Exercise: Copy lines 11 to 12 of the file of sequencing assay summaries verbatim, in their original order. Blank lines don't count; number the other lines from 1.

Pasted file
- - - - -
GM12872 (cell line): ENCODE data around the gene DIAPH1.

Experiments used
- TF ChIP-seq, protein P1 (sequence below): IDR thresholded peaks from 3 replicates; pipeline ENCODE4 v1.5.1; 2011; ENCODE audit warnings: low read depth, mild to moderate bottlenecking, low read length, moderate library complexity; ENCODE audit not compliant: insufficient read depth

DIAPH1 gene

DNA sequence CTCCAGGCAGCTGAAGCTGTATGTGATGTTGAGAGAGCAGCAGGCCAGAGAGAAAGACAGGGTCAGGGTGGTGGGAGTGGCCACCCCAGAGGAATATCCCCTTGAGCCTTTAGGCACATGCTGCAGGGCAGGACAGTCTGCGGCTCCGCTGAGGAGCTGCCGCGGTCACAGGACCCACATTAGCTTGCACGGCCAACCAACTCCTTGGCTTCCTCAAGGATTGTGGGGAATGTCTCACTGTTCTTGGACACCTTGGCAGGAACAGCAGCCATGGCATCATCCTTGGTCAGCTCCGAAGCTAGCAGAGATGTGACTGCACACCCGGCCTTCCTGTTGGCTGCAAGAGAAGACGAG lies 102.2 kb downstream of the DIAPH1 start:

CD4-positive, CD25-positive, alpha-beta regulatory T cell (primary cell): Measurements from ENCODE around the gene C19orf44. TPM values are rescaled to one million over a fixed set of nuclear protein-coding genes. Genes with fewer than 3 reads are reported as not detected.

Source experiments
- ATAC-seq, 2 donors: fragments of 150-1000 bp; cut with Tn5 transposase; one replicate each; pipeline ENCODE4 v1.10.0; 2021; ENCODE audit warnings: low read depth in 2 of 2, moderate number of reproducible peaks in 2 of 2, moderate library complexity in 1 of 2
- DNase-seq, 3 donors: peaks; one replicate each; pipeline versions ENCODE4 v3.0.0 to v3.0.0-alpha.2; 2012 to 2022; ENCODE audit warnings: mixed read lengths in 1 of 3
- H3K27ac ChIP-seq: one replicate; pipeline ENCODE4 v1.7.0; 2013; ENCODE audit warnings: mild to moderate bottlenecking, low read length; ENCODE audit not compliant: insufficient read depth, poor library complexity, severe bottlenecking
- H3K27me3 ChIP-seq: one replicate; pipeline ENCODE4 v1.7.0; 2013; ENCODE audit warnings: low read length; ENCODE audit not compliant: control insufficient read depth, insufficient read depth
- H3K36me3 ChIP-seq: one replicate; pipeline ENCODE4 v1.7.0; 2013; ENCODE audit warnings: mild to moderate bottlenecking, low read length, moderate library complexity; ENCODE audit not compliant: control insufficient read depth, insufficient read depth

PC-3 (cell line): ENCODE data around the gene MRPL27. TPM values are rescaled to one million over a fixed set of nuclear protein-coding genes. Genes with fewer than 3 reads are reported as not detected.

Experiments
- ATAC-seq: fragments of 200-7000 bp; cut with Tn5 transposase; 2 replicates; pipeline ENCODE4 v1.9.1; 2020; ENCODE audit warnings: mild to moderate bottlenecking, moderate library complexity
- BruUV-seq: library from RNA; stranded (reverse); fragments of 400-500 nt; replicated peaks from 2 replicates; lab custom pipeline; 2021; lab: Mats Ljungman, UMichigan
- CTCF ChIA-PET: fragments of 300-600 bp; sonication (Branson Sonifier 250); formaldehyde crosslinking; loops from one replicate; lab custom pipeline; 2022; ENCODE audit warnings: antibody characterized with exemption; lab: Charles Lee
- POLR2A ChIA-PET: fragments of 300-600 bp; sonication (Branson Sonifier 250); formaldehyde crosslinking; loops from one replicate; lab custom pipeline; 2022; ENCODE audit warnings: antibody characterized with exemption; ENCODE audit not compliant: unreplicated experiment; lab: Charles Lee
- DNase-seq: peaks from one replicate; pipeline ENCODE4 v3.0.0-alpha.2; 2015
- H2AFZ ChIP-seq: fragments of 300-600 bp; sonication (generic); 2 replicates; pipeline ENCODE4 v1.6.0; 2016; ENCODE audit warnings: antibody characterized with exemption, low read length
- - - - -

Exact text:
- H3K27me3 ChIP-seq: one replicate; pipeline ENCODE4 v1.7.0; 2013; ENCODE audit warnings: low read length; ENCODE audit not compliant: control insufficient read depth, insufficient read depth
- H3K36me3 ChIP-seq: one replicate; pipeline ENCODE4 v1.7.0; 2013; ENCODE audit warnings: mild to moderate bottlenecking, low read length, moderate library complexity; ENCODE audit not compliant: control insufficient read depth, insufficient read depth